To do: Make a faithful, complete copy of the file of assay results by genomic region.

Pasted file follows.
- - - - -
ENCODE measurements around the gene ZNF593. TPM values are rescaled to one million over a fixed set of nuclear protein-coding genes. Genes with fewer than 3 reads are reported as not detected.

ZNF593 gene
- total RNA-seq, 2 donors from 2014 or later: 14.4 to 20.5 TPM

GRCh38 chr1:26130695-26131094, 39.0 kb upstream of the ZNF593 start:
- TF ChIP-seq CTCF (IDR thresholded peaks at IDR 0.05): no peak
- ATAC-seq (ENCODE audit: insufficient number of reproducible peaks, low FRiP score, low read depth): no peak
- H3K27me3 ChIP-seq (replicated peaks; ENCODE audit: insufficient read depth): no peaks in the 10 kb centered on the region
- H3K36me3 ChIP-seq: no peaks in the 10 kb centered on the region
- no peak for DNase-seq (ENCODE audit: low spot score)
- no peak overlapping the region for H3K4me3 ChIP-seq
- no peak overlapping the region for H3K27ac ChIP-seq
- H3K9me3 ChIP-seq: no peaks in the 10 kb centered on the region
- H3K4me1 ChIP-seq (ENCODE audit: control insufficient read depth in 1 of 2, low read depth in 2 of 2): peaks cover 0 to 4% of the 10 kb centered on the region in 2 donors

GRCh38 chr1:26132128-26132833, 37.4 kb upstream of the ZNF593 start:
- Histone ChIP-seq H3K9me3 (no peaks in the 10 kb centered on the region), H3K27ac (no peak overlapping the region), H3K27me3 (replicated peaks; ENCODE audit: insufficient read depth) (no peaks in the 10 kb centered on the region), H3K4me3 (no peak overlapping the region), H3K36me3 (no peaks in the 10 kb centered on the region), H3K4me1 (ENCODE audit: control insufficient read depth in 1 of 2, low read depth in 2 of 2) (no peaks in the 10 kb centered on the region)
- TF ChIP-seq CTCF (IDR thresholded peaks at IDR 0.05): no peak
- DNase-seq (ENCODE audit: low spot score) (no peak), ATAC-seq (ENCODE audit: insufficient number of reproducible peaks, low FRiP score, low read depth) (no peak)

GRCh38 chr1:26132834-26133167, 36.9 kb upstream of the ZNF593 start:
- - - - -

ENCODE measurements around the gene ZNF593. TPM values are rescaled to one million over a fixed set of nuclear protein-coding genes. Genes with fewer than 3 reads are reported as not detected.

ZNF593 gene
- total RNA-seq, 2 donors from 2014 or later: 14.4 to 20.5 TPM

GRCh38 chr1:26130695-26131094, 39.0 kb upstream of the ZNF593 start:
- TF ChIP-seq CTCF (IDR thresholded peaks at IDR 0.05): no peak
- ATAC-seq (ENCODE audit: insufficient number of reproducible peaks, low FRiP score, low read depth): no peak
- H3K27me3 ChIP-seq (replicated peaks; ENCODE audit: insufficient read depth): no peaks in the 10 kb centered on the region
- H3K36me3 ChIP-seq: no peaks in the 10 kb centered on the region
- no peak for DNase-seq (ENCODE audit: low spot score)
- no peak overlapping the region for H3K4me3 ChIP-seq
- no peak overlapping the region for H3K27ac ChIP-seq
- H3K9me3 ChIP-seq: no peaks in the 10 kb centered on the region
- H3K4me1 ChIP-seq (ENCODE audit: control insufficient read depth in 1 of 2, low read depth in 2 of 2): peaks cover 0 to 4% of the 10 kb centered on the region in 2 donors

GRCh38 chr1:26132128-26132833, 37.4 kb upstream of the ZNF593 start:
- Histone ChIP-seq H3K9me3 (no peaks in the 10 kb centered on the region), H3K27ac (no peak overlapping the region), H3K27me3 (replicated peaks; ENCODE audit: insufficient read depth) (no peaks in the 10 kb centered on the region), H3K4me3 (no peak overlapping the region), H3K36me3 (no peaks in the 10 kb centered on the region), H3K4me1 (ENCODE audit: control insufficient read depth in 1 of 2, low read depth in 2 of 2) (no peaks in the 10 kb centered on the region)
- TF ChIP-seq CTCF (IDR thresholded peaks at IDR 0.05): no peak
- DNase-seq (ENCODE audit: low spot score) (no peak), ATAC-seq (ENCODE audit: insufficient number of reproducible peaks, low FRiP score, low read depth) (no peak)

GRCh38 chr1:26132834-26133167, 36.9 kb upstream of the ZNF593 start: